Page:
Disabilities: Dealing with an injury
by Ann-Marie DePalma, CDA, RDH, MEd, FAADH
by Ann-Marie DePalma, CDA, RDH, MEd, FAADH
Imagine starting a new job, and while performing part of your job, you fall and injure yourself and need an ambulance ride to the hospital! You are diagnosed with a fractured ankle, and you will be required to stay off your foot and use crutches for six weeks. Among your many thoughts, how will you get around and continue to work? What accommodations are there for you to work or perform everyday tasks while you recover? Is your office compliant with the Americans with Disabilities Act? This is exactly what happened to me when I recently began a new position and was faced with the challenges of immobility.
First, since I was injured at work, my employer was very supportive. He called to check on me the day of my accident and had information I needed to complete my insurance information. Injuries at work are covered under worker’s compensation (worker’s comp). Workers’ compensation laws were enacted to reduce the need for lawsuits by injured workers. The first state to enact a worker’s comp law was Maryland in 1902, and the first law to cover federal employees was passed in 1906. By 1949, all states had enacted some kind of worker’s compensation benefits. Initially called “workman’s&rdquo: compensation, today it is referred to as the gender neutral “worker’s&rdquo: compensation. Employees who are injured on the job have the right to medical care following an injury, and often to monetary payments for temporary or permanent disability.
Employers are required to provide insurance for worker’s compensation. This information should be posted in a prominent place in the workplace. If an employer illegally does not provide the insurance, there is a public fund that can be used by the employee. Most states’ workers’ compensation is provided by private insurance companies, although 12 states operate a separate state fund. (Maine uses a private insurer; thus my claim was through a private insurance company.) It is illegal for any employer to terminate or refuse to hire an employee for reporting a workplace injury or filing a workers’ compensation claim. Luckily, my employer was very good about allowing me time for doctors’ appointments and compensation. Other employers may not be so honorable. Some workers have claims that are contested, and therefore legal issues ensue. But it is a two-way street. The amount of time a worker is out of work must be proportional to the severity of the disability.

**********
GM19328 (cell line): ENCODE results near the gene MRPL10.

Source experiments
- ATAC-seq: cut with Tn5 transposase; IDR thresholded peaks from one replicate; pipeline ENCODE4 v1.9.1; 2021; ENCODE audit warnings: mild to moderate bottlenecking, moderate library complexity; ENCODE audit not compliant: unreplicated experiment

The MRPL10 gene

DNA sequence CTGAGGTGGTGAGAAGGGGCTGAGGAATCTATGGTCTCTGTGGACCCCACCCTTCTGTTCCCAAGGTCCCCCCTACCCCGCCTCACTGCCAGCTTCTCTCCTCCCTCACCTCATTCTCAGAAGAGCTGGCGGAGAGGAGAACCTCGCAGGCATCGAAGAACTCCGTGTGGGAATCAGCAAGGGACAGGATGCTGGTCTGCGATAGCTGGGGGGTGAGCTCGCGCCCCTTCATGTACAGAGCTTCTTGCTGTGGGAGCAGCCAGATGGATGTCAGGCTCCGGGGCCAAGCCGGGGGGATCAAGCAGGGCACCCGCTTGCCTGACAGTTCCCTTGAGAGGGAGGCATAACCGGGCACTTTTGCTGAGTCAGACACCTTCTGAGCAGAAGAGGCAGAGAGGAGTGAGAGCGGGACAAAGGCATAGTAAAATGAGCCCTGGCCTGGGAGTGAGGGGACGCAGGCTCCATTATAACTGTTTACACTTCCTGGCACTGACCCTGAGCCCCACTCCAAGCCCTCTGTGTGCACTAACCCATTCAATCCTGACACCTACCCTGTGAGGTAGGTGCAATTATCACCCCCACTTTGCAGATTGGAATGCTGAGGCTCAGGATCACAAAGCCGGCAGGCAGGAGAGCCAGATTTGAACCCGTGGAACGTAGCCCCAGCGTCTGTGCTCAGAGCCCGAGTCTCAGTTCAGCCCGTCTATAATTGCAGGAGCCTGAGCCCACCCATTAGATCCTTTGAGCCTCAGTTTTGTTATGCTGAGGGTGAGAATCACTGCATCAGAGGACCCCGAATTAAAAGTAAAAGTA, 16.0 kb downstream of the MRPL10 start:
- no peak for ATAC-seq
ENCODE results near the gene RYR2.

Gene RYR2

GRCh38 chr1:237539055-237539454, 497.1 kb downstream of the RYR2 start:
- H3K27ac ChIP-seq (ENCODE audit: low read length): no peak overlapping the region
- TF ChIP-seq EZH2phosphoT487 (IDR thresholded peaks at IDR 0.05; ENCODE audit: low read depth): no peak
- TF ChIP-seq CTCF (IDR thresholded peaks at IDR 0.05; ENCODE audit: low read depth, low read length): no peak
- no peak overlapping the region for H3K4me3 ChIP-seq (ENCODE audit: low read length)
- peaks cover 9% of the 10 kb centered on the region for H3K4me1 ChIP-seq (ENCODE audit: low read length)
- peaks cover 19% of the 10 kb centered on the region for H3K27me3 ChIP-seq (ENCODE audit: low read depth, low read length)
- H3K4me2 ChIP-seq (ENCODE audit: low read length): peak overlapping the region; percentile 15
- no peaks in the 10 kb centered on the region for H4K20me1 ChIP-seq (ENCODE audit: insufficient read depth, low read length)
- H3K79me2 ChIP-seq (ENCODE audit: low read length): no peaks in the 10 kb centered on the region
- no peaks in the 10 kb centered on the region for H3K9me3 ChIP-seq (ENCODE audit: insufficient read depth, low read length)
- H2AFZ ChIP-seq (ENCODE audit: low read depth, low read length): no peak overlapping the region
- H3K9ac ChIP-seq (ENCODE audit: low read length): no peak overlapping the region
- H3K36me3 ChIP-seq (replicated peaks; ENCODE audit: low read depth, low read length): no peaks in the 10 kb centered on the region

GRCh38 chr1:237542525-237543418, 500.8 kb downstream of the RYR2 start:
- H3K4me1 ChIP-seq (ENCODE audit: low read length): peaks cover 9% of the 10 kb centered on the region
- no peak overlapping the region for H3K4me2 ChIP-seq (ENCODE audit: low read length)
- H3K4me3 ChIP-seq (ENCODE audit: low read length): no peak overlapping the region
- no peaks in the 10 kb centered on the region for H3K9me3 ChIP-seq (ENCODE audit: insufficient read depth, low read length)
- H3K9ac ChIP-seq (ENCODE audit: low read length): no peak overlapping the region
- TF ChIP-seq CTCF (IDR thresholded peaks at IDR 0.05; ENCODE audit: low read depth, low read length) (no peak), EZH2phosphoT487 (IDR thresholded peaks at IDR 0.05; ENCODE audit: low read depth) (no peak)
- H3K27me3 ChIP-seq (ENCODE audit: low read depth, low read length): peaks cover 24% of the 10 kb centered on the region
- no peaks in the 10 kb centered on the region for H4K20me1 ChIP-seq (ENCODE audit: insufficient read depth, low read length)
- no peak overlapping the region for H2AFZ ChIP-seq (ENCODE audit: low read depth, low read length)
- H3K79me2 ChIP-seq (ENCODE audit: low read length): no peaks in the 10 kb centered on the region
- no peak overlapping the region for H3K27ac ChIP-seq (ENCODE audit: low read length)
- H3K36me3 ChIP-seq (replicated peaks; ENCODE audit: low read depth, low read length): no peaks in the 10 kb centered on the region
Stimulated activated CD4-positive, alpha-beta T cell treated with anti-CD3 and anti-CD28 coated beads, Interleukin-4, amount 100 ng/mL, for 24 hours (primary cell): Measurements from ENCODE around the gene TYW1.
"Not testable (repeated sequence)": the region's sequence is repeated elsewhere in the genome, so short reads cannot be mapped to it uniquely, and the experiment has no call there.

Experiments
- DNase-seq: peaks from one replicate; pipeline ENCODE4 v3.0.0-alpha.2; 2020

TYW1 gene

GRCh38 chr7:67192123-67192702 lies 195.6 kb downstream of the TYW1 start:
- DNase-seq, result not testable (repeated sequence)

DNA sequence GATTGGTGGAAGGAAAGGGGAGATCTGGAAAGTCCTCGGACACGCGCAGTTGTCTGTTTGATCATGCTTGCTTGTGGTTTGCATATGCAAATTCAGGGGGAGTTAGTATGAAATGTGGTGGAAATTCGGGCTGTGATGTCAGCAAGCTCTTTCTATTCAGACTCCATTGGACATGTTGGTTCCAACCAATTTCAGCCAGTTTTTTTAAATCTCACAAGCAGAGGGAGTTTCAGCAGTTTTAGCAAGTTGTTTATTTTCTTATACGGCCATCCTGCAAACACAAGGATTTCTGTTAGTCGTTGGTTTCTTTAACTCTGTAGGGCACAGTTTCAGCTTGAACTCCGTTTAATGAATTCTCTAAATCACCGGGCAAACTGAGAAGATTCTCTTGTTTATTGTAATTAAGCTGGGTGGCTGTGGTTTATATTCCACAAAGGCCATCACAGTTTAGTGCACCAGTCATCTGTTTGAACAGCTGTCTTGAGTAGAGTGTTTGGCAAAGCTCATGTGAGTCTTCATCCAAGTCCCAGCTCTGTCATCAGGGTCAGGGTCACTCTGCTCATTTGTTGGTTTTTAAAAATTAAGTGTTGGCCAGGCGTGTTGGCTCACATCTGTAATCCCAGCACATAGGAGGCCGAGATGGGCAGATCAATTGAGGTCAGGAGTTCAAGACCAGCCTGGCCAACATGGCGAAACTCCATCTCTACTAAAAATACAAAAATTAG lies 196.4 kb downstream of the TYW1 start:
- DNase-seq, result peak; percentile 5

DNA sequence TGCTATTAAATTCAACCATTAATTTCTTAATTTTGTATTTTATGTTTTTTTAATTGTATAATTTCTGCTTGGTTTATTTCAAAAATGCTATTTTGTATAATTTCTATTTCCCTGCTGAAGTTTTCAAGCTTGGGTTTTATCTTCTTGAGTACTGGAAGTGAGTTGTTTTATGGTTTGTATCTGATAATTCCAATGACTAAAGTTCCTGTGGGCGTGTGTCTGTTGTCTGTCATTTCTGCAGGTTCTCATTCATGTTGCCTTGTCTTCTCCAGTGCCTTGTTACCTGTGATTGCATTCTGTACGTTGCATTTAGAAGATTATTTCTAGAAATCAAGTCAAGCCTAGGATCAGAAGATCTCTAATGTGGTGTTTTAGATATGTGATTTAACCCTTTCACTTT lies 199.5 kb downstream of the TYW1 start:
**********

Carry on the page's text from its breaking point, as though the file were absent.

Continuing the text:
The Americans with Disabilities Act
Since I was limited in my ability to walk and crutches and I didn’t get along, I chose to borrow a wheelchair for a short time. Using the wheelchair was a challenging experience, and it made me realize there are many obstacles for those who are permanently disabled. The Americans with Disabilities Act of 1990, signed by President George H.W. Bush, expands the civil rights protection of the Civil Rights Act of 1964 to protect those with disabilities. A disability is defined as a physical or mental impairment that limits major life activities. The act is constantly being revisited and updated. Several amendments were made in 2008 that became active on January 1, 2009, and allowed for broader protection for disabled workers.
Under the Act, no individual can be denied access to facilities or education based on disabilities. Whether newly constructed or existing facilities, equal access to all facilities must be provided for all. There are several exceptions to this, but these must be provided within the maximum extent feasible. Older facilities can be “grandfathered&rdquo: in providing accessibility, but it must be provided for in the most feasible manner.